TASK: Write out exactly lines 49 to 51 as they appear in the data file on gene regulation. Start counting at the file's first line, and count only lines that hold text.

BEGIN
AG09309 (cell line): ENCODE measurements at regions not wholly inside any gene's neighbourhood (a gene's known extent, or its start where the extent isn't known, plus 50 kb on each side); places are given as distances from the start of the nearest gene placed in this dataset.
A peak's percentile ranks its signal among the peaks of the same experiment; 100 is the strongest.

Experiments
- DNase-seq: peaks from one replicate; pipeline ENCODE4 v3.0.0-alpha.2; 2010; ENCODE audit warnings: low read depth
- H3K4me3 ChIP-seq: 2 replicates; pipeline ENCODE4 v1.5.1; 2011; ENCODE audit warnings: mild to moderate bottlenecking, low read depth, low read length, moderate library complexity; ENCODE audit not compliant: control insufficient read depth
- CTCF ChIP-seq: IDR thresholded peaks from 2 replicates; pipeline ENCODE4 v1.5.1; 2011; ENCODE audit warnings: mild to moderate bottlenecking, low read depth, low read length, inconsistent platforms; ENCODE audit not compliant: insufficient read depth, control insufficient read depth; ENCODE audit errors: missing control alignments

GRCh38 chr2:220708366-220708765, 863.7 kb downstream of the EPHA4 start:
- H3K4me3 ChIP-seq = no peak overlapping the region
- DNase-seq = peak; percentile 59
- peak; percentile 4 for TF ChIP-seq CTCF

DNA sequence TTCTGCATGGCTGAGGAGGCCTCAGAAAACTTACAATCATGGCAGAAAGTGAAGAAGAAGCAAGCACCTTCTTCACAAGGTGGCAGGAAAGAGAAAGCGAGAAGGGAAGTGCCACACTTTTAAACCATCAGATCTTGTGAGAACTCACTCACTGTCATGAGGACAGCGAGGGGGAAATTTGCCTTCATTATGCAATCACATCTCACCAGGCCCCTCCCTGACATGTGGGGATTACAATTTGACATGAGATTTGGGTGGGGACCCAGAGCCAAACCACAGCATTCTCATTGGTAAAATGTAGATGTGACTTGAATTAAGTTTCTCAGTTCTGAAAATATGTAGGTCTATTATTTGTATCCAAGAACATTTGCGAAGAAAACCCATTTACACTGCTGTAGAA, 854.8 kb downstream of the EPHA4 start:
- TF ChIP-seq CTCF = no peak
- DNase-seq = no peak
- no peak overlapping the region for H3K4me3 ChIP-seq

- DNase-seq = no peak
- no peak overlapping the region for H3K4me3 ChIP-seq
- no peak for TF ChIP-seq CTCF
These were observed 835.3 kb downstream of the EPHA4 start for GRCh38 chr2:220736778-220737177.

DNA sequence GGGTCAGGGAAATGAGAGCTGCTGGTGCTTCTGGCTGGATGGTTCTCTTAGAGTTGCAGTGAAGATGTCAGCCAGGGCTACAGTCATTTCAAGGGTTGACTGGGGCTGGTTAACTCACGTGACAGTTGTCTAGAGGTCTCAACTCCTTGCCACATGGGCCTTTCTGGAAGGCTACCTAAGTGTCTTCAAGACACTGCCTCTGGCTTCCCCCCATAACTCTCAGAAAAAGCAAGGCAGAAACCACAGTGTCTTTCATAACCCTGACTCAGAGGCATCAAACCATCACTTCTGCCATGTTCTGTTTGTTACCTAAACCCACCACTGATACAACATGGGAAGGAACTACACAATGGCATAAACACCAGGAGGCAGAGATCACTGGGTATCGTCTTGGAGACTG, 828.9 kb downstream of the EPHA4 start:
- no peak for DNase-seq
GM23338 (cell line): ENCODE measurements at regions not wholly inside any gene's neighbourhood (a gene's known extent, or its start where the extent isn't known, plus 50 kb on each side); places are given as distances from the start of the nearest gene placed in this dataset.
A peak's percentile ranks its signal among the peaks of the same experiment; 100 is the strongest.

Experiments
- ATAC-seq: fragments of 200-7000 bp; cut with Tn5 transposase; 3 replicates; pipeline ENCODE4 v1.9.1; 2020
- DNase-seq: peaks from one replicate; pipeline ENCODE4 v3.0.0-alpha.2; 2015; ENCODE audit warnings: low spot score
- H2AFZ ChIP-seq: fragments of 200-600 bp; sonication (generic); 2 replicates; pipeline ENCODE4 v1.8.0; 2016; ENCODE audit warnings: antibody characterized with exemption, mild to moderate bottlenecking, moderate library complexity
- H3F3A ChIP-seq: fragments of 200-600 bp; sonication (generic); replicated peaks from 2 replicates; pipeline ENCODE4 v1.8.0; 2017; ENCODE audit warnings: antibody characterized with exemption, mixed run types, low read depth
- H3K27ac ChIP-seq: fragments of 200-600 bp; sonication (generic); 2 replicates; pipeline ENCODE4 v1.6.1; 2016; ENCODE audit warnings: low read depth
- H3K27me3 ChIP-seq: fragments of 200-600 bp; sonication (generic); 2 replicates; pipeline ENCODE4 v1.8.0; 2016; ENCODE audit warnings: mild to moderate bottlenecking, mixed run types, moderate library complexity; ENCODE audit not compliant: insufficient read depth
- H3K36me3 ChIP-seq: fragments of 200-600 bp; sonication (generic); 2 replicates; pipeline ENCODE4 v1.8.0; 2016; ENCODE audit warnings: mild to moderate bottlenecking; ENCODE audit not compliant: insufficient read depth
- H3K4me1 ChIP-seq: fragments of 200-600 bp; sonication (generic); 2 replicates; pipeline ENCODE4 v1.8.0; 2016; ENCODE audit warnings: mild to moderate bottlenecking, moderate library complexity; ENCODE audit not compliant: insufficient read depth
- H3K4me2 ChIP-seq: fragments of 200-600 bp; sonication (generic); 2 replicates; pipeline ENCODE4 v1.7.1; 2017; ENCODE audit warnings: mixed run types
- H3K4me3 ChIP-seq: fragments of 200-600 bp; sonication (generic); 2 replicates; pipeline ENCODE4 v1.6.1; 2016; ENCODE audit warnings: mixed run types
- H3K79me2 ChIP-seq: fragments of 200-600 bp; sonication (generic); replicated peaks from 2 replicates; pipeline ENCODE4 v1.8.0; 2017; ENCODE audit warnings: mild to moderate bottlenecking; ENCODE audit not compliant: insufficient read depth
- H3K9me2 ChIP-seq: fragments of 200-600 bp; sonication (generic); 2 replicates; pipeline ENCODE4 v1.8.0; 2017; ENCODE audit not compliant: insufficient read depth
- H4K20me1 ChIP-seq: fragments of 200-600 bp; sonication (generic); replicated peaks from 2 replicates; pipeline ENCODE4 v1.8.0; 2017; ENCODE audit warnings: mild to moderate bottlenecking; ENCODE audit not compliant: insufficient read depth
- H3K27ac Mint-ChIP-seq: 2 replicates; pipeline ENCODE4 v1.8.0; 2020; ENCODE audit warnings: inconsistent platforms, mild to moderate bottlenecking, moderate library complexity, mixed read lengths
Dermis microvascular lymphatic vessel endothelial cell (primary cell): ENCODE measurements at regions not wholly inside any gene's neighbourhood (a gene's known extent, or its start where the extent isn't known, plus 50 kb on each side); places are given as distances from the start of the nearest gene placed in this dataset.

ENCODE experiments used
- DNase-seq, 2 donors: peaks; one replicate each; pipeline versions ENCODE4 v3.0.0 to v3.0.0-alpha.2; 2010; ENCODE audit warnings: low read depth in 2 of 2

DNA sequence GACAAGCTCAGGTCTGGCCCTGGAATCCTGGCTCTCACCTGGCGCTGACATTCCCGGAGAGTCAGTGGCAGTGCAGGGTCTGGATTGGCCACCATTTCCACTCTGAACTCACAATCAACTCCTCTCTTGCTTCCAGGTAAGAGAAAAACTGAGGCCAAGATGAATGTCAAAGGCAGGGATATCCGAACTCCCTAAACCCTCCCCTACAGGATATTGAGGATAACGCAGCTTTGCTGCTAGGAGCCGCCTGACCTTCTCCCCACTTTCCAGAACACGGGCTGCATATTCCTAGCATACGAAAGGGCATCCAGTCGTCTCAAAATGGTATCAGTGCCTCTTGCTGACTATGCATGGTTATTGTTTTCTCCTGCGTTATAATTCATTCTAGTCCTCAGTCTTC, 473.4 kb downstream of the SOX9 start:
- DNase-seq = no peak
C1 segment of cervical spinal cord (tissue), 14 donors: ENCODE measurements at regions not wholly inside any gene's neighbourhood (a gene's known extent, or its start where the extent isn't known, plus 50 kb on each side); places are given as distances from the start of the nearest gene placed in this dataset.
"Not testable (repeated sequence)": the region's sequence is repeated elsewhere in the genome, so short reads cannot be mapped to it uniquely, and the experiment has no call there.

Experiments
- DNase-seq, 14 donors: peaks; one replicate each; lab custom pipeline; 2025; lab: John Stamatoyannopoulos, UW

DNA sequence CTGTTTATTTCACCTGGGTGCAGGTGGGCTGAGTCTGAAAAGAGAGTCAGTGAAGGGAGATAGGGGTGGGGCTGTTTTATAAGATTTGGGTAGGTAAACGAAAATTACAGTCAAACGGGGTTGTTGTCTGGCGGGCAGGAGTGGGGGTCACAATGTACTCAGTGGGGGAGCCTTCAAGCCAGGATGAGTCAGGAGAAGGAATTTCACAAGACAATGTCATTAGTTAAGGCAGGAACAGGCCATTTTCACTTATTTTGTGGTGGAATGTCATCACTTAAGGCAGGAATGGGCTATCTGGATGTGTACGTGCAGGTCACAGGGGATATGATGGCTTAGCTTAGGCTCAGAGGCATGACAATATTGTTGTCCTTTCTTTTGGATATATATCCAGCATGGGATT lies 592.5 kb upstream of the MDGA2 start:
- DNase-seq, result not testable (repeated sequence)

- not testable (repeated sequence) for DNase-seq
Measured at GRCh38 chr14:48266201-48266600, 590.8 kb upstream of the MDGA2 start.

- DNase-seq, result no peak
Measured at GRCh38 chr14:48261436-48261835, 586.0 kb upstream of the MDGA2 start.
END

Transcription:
- not testable (repeated sequence) for DNase-seq
Measured at GRCh38 chr14:48266201-48266600, 590.8 kb upstream of the MDGA2 start.

- DNase-seq, result no peak